Grate some rich old cheese, and having mixed the omelette as usual, stir in the cheese with a swift turn or two of the whisk, and at the same time some chopped parsley and thyme. If you beat long the cheese will separate the milk from the eggs. Cook at once.
Common Sense in the Household by Marion Harland, New York, 1871
Comment: Blessed are the cheesemakers, as someone once observed, but not so blessed are those who seek out information as to how “rich old cheese” was made in 19th century America. It was a specialized trade requiring some unusual items not available to the average homeowner either rural or urban, such as for instance a handy cave in which to store the cheeses during the long ripening period required by the process. Then as now the best cheesemakers were often members of monastic religious orders, whose need for immediate cash flow was small and amount of time available to devote to ripening was great. If those cheesemakers were not themselves blessed, at least their cheeses were.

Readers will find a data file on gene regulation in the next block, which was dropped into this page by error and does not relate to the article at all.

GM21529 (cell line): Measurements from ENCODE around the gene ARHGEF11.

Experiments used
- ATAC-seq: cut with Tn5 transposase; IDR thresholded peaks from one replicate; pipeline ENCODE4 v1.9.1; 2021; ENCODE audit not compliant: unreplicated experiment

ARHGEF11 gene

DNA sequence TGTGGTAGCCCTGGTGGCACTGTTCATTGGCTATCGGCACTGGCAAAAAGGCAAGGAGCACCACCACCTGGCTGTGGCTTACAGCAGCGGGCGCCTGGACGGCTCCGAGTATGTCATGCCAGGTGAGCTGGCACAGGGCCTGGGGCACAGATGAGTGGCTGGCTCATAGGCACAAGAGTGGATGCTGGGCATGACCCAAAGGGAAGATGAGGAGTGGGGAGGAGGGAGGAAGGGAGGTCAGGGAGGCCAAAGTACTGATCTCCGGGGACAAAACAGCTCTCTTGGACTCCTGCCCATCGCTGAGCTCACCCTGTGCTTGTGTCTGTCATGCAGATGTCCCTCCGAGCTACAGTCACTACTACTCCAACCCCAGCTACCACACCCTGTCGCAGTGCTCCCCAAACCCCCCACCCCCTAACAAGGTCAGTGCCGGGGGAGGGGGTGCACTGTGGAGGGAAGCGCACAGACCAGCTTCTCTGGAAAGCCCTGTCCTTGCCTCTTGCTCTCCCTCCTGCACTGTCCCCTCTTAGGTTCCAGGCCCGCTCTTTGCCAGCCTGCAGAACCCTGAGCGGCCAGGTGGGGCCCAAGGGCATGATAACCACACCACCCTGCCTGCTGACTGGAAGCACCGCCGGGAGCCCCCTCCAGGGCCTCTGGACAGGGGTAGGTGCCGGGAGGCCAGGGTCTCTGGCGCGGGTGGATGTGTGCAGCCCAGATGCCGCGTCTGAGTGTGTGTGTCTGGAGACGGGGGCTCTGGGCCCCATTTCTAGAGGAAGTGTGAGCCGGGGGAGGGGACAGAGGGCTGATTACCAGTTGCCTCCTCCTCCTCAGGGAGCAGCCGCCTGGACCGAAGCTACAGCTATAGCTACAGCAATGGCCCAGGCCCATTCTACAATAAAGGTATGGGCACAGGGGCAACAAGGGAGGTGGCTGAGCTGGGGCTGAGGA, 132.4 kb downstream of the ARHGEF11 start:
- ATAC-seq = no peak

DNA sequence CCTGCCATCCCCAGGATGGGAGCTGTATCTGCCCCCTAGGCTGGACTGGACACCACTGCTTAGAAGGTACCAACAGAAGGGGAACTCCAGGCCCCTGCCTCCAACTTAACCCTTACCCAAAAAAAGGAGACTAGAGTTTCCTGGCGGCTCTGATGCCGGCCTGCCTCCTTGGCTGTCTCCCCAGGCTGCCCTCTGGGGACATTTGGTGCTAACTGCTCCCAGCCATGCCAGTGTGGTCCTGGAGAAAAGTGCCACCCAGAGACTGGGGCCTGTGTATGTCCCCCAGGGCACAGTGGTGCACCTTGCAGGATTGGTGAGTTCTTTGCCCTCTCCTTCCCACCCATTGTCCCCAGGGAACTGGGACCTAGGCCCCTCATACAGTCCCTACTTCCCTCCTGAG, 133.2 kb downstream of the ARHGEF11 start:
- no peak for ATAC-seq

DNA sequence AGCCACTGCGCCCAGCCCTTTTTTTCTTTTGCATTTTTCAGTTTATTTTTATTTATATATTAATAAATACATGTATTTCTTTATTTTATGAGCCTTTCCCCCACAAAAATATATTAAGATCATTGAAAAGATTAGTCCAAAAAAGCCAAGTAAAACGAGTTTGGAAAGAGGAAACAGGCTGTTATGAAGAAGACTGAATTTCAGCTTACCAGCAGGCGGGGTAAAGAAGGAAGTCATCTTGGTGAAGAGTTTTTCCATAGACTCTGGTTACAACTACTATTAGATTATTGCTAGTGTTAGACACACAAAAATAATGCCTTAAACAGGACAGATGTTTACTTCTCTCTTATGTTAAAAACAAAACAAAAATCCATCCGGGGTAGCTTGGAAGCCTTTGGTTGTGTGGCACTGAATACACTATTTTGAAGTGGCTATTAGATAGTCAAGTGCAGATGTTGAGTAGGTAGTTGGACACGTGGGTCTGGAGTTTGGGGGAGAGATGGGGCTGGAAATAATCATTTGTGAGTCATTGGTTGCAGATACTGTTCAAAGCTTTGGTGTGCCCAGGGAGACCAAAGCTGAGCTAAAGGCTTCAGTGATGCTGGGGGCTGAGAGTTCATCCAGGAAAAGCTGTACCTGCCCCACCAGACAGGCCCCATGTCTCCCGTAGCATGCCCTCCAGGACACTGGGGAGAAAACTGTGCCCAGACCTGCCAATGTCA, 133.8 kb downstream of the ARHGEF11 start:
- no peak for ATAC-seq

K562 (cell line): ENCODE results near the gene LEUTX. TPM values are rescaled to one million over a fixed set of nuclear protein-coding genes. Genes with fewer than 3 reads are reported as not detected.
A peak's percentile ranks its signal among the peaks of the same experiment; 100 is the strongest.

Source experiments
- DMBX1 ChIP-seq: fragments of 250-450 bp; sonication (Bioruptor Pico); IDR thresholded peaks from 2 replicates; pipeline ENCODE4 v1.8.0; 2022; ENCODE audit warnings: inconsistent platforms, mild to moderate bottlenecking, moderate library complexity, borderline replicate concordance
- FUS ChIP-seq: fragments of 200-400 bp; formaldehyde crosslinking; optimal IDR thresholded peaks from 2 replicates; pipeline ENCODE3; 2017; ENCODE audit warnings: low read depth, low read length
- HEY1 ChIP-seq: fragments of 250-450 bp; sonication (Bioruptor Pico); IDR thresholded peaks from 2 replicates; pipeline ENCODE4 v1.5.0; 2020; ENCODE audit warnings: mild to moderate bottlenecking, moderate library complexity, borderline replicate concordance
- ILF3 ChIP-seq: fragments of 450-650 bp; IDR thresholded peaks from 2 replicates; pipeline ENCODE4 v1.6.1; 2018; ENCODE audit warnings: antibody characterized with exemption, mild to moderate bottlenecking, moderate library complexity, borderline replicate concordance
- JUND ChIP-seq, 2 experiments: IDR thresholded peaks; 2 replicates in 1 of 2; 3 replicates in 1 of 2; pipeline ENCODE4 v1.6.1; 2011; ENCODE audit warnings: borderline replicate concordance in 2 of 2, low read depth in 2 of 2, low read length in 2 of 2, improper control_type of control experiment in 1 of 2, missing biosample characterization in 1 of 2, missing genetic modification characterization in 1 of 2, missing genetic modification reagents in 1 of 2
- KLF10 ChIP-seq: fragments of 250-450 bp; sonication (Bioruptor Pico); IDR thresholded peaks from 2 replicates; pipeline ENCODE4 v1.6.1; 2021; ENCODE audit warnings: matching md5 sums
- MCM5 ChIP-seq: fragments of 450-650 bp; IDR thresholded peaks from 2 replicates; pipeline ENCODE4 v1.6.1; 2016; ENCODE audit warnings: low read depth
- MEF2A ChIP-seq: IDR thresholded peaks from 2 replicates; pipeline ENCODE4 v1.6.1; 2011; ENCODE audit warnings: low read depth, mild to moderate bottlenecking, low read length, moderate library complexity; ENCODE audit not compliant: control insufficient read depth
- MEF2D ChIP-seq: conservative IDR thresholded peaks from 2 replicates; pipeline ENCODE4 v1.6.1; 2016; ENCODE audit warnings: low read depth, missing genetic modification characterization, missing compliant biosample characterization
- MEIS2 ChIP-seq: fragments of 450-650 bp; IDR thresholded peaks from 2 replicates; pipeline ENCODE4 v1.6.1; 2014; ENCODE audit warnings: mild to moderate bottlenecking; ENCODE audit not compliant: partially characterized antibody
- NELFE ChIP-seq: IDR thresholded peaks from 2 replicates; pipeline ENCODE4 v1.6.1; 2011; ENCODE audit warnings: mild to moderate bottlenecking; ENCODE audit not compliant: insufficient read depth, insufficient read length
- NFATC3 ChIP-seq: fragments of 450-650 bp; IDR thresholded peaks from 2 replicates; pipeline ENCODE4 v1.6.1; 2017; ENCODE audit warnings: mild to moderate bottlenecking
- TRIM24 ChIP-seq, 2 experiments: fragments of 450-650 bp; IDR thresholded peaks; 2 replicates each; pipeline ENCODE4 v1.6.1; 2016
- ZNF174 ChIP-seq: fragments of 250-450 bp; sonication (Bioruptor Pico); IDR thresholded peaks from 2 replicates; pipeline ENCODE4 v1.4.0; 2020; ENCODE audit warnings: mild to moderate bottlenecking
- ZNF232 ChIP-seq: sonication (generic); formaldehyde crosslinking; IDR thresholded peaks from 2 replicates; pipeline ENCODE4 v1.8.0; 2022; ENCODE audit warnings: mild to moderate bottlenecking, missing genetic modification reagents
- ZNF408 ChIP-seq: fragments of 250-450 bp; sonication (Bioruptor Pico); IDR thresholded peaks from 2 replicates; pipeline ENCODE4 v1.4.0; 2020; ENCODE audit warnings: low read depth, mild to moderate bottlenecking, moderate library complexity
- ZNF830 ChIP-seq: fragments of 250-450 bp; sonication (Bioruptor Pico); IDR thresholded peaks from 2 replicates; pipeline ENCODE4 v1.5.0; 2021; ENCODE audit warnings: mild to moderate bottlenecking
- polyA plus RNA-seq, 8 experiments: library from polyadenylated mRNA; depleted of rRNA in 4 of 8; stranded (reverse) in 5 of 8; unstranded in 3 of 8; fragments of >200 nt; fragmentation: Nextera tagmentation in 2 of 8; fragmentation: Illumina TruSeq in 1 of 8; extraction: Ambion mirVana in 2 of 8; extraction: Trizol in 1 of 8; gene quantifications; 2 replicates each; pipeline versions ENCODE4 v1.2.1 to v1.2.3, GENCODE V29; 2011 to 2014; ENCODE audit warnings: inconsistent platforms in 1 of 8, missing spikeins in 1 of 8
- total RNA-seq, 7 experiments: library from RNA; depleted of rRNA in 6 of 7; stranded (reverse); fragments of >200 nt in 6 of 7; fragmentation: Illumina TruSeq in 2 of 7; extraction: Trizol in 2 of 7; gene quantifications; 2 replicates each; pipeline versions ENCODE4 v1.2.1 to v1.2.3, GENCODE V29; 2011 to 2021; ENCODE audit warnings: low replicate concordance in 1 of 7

The only recipes printed in books of the time were for cottage or pot cheeses, intended for use after only a very brief storage or none at all. Like butter, they served in those days before mechanical refrigeration primarily as a storage medium for milk during those times of year when there was a surplus beyond what cows needed for their calves.